There is no doubt that the majority of us do not engage our core properly and this sets the stage for back pain and other issues in the body. The core area (between the ribs and the pelvis) is one of the most important areas to be strengthened but there are some problems with simply starting to strengthen the core.
First we need to understand the area we’re talking about. The core is essentially the abdominal area. It is bordered at the top by the thoracic diaphragm, the bottom by the pelvic diaphragm, the front and sides by the abdominal muscles, and the back by the lumbar vertebrae. We have been taught that if we can engage the core it will help to decrease our back pain because it helps to support the vertebrae. While this is not incorrect, it is not entirely true.
Think of the core like an inflated balloon. Because the balloon is a closed container, when you compress the balloon from front to back it will elongate from top to bottom. In the body if we activate the abdominal muscles properly we will compress the abdominal contents from front to back, and the increase in pressure will partially suspend the lumbar vertebrae therefore providing them with support. Much like the elongation of the balloon, this takes pressure off any of the nerves in the low back area that can cause pain when compressed. Makes sense and in some of us it can happen this way.
The problem with this model is that it completely ignores what is happening to the inside of the “balloon” – the entire abdominal area containing the organs, viscera, and the layers of connective tissue that surround them. Remember that connective tissue can become tight. When it does it will compress the spine and limit the ability of the core muscles to suspend the spine. It is a very difficult job to now simply strengthen weak core muscles to alleviate the back pain you are experiencing even though that is an important part of the equation in the rehabilitation of your back. What needs to happen is a change in focus of your rehabilitation. Decrease the tension in your abdominal connective tissue – manual therapy, yoga, fascial stretching techniques, etc. – will all help to alleviate this tension. Once you have better mobility in the abdominal connective tissues your core strengthening will become more effective, you will engage your core more easily, and you will be able to support your lumbar spine appropriately and decrease pain.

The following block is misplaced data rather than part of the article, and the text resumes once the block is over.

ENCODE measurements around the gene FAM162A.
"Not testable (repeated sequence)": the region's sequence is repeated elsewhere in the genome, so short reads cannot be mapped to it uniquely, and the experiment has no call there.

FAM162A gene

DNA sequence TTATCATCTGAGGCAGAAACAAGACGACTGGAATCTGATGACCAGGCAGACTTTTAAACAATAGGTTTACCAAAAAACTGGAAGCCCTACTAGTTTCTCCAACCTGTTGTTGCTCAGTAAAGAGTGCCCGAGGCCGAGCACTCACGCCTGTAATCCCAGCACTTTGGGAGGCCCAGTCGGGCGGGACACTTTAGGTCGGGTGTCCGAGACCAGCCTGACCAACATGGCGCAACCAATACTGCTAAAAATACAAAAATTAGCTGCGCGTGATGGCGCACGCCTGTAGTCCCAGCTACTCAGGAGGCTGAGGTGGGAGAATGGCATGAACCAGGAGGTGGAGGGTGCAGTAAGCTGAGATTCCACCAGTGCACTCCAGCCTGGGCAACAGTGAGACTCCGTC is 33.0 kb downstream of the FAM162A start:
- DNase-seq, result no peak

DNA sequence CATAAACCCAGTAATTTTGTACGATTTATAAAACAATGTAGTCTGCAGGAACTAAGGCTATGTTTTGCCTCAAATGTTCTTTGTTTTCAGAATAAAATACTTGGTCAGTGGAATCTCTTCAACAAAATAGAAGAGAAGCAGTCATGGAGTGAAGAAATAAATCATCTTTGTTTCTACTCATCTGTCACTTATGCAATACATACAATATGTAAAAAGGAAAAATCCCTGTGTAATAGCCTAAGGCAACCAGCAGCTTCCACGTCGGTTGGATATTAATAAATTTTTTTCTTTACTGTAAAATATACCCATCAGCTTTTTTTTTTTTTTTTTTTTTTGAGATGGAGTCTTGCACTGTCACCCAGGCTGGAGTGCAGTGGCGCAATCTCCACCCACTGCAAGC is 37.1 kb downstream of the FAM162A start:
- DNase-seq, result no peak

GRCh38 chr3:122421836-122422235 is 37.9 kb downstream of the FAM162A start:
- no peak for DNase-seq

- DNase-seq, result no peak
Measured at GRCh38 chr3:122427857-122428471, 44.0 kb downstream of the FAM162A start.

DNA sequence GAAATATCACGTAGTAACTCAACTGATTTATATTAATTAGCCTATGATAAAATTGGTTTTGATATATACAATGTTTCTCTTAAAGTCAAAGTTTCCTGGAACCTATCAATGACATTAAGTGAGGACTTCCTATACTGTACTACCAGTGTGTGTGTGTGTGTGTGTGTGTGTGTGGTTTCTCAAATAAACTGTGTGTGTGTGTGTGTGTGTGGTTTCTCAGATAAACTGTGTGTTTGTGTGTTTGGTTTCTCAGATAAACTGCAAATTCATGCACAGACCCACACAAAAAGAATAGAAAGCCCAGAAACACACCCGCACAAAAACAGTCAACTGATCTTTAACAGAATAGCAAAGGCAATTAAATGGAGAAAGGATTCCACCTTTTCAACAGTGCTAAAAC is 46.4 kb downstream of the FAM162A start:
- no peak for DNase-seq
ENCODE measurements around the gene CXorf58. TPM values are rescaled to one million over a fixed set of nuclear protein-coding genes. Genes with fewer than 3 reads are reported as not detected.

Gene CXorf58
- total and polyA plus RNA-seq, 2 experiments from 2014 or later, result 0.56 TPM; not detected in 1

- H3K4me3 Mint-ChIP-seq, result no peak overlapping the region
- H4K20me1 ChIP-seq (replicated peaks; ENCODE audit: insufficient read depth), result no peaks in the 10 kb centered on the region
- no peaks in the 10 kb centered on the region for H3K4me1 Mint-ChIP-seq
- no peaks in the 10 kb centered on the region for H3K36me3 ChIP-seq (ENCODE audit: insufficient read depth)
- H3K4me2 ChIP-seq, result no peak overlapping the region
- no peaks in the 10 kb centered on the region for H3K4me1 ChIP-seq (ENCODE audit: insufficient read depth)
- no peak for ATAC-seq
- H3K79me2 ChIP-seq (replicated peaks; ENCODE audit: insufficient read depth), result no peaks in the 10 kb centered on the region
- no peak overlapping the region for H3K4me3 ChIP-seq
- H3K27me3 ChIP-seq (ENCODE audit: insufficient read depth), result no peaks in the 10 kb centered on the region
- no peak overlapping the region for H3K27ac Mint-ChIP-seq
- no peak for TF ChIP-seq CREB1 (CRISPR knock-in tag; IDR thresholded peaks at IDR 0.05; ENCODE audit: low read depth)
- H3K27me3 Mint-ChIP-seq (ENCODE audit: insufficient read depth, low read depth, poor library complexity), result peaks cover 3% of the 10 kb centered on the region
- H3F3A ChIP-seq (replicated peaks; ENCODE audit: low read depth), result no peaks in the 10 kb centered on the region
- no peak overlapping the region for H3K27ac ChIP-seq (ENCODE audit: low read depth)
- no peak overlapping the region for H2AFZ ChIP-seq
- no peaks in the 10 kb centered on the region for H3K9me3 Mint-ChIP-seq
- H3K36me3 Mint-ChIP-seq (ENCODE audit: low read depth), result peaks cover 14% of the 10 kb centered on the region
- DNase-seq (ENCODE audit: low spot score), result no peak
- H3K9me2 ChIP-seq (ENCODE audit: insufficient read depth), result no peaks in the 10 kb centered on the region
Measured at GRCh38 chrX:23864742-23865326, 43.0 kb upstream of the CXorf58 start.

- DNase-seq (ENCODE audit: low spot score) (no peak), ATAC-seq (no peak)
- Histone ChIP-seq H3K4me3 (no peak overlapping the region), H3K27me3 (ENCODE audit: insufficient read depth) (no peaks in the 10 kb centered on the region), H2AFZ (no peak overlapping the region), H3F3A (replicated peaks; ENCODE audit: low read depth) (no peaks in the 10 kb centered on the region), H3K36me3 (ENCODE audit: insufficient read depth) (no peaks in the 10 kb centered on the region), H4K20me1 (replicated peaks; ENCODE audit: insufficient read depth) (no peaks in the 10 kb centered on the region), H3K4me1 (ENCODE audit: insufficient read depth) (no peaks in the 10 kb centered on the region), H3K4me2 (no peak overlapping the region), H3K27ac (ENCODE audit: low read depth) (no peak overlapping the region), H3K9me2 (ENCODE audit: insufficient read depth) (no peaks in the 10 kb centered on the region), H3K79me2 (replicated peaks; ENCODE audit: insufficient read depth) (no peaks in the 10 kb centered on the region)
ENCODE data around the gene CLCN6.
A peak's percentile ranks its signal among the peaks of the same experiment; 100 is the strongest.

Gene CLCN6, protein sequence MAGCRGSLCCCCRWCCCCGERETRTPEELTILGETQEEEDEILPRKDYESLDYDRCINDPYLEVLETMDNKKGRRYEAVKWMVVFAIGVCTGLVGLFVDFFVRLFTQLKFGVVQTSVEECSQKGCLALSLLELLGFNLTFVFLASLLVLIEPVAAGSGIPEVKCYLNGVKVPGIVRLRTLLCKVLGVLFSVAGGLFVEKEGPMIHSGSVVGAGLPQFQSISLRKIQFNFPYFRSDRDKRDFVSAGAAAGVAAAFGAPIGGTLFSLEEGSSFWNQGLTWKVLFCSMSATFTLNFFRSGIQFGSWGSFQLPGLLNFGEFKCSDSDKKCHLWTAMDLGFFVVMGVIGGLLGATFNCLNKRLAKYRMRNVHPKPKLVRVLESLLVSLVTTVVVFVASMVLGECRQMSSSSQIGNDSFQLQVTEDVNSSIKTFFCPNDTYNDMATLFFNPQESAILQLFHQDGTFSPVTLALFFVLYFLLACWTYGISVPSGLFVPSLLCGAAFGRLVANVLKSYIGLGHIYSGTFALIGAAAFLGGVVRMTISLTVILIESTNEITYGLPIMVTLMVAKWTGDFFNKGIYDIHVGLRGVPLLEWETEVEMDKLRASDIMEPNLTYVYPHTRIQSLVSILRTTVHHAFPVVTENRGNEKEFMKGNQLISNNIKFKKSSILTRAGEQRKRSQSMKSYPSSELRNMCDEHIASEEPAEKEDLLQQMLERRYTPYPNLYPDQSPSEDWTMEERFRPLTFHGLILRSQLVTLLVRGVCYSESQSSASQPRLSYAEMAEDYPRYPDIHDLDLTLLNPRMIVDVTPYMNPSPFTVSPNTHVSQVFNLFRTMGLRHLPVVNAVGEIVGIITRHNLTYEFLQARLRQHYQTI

If you are currently experiencing issues in your body that may be due to poor core stability (chronic low back pain, chronic neck or leg pain, bloating after meals to name a few) but have not been able to find any relief with therapeutic interventions, it’s time to ask yourself if anything is missing from your rehabilitation. All potential barriers to your rehabilitation need to be explored in order to be corrected properly (view articles about compensation, and structure and function). If tension affecting the mobility of an area of the body is not addressed, strengthening will never be complete. This is as true in the core as any other area of the body. The first focus of your rehabilitation should be increasing range of motion by addressing all potential restrictions, then progress into strengthening.